When he died in 2004, Jacques Derrida left behind a vast legacy of unpublished material, much of it in the form of written lectures. With The Beast and the Sovereign, Volume 1, the University of Chicago Press inaugurates an ambitious series, edited by Geoffrey Bennington and Peggy Kamuf, translating these important works into English.

The Beast and the Sovereign, Volume 1 launches the series with Derrida’s exploration of the persistent association of bestiality or animality with sovereignty. In this seminar from 2001–2002, Derrida continues his deconstruction of the traditional determinations of the human. The beast and the sovereign are connected, he contends, because neither animals nor kings are subject to the law—the sovereign stands above it, while the beast falls outside the law from below. He then traces this association through an astonishing array of texts, including La Fontaine’s fable “The Wolf and the Lamb,” Hobbes’s biblical sea monster in Leviathan, D. H. Lawrence’s poem “Snake,” Machiavelli’s Prince with its elaborate comparison of princes and foxes, a historical account of Louis XIV attending an elephant autopsy, and Rousseau’s evocation of werewolves in The Social Contract.

Deleuze, Lacan, and Agamben also come into critical play as Derrida focuses in on questions of force, right, justice, and philosophical interpretations of the limits between man and animal.
5.  Politics of Friendship by Jacques Derrida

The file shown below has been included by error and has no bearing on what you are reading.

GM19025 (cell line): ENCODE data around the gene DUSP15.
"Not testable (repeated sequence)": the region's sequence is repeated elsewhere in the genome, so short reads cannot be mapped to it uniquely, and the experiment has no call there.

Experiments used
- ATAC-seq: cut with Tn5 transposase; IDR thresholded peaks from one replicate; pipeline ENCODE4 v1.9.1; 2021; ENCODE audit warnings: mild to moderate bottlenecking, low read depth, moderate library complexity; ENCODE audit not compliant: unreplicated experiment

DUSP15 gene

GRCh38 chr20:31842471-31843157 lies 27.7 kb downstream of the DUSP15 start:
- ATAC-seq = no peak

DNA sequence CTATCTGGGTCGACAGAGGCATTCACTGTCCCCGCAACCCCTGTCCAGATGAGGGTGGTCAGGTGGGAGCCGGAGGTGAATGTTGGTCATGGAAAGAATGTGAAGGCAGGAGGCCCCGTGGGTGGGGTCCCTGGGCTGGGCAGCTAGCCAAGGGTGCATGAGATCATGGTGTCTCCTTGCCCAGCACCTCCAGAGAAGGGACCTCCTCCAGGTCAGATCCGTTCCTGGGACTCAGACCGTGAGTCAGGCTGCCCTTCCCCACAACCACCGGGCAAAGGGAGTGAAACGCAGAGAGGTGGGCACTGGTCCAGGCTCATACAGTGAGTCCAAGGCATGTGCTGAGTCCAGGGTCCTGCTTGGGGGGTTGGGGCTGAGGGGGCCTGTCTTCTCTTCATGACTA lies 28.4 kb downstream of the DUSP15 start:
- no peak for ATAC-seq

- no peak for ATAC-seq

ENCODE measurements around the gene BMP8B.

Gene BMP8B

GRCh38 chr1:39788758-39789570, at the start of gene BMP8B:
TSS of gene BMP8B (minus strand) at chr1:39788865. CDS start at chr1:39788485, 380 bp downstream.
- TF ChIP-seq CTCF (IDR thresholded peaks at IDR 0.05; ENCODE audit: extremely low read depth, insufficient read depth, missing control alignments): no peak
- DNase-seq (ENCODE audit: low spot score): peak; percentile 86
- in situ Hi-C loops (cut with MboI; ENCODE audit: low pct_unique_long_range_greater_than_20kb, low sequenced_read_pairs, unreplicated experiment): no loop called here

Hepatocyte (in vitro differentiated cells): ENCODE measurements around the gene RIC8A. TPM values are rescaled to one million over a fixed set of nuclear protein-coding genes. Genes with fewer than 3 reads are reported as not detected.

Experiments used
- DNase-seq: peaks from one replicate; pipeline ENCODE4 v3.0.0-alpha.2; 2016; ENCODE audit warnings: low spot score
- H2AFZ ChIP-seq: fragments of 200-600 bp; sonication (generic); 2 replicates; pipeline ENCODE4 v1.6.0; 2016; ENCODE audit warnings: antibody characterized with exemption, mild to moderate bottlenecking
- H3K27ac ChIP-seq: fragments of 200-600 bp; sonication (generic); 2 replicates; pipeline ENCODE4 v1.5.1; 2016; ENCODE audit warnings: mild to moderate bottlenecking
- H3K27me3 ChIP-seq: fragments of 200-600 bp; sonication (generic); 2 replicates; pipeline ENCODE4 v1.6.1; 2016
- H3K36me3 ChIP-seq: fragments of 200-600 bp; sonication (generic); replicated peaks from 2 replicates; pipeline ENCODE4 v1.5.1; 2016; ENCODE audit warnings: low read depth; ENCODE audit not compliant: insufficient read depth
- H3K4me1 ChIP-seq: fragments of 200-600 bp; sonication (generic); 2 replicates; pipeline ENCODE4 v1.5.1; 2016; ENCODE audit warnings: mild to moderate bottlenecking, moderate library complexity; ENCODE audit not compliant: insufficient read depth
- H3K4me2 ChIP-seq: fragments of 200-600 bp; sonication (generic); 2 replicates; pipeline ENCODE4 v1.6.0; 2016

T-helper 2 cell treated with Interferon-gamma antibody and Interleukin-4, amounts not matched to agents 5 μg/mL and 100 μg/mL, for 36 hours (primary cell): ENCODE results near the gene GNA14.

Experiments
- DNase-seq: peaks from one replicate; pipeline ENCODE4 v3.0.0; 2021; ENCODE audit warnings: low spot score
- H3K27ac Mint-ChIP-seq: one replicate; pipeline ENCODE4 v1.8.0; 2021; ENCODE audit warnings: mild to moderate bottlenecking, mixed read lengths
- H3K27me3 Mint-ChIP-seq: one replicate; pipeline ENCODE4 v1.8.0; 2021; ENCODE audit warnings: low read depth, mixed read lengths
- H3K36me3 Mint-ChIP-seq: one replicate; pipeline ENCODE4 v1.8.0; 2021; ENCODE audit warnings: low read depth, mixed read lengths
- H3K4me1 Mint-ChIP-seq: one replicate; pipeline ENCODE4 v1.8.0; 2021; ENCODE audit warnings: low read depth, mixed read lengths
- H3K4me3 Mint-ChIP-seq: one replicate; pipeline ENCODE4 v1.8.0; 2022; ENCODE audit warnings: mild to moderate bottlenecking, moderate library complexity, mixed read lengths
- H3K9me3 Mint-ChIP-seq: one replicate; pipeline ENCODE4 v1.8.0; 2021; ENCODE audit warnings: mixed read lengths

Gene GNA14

The most influential of contemporary philosophers explores the idea of friendship and its political consequences. “O, my friends, there is no friend.” The most influential of contemporary philosophers explores the idea of friendship and its political consequences, past and future.

Until relatively recently, Jacques Derrida was seen by many as nothing more than the high priest of Deconstruction, by turns stimulating and fascinating, yet always somewhat disengaged from the central political questions of our time. Or so it seemed. Derrida's “political turn,” marked especially by the appearance of Specters of Marx, has surprised some and delighted others. In The Politics of Friendship Derrida renews and enriches this orientation through an examination of the political history of the idea of friendship pursued down the ages.

Derrida's thoughts are haunted throughout the book by the strange and provocative address attributed to Aristotle, “my friends, there is no friend” and its inversions by later philosophers such as Montaigne, Kant, Nietzsche, Schmitt and Blanchot. The exploration allows Derrida to recall and restage the ways in which all the oppositional couples of Western philosophy and political thought—friendship and enmity, private and public life — have become madly and dangerously unstable. At the same time he dissects genealogy itself, the familiar and male-centered notion of fraternity and the virile virtue whose authority has gone unquestioned in our culture of friendship and our models of democracy

The future of the political, for Derrida, becomes the future of friends, the invention of a radically new friendship, of a deeper and more inclusive democracy. This remarkable book, his most profoundly important for many years, offers a challenging and inspiring vision of that future.
That's a lot of Derrida, isn't it?  If you're not familiar with Derrida, then maybe you should take a look at some of his work.  I'd recommend The Animal That Therefore I Am, which I think is one of his easier texts and has a lot of very interesting ideas about the relationship between man and animal (specifically, the artificial divide we've created). I also just finished reading Rogues, which was really interesting, if not a little dense and difficult to understand at times.

Whether you're new to Derrida or not, are some of these books of interest to you?  Let me know in the comments.

Related Posts by Categories

Widget by Hoctro | Jack Book

No comments:

Post a Comment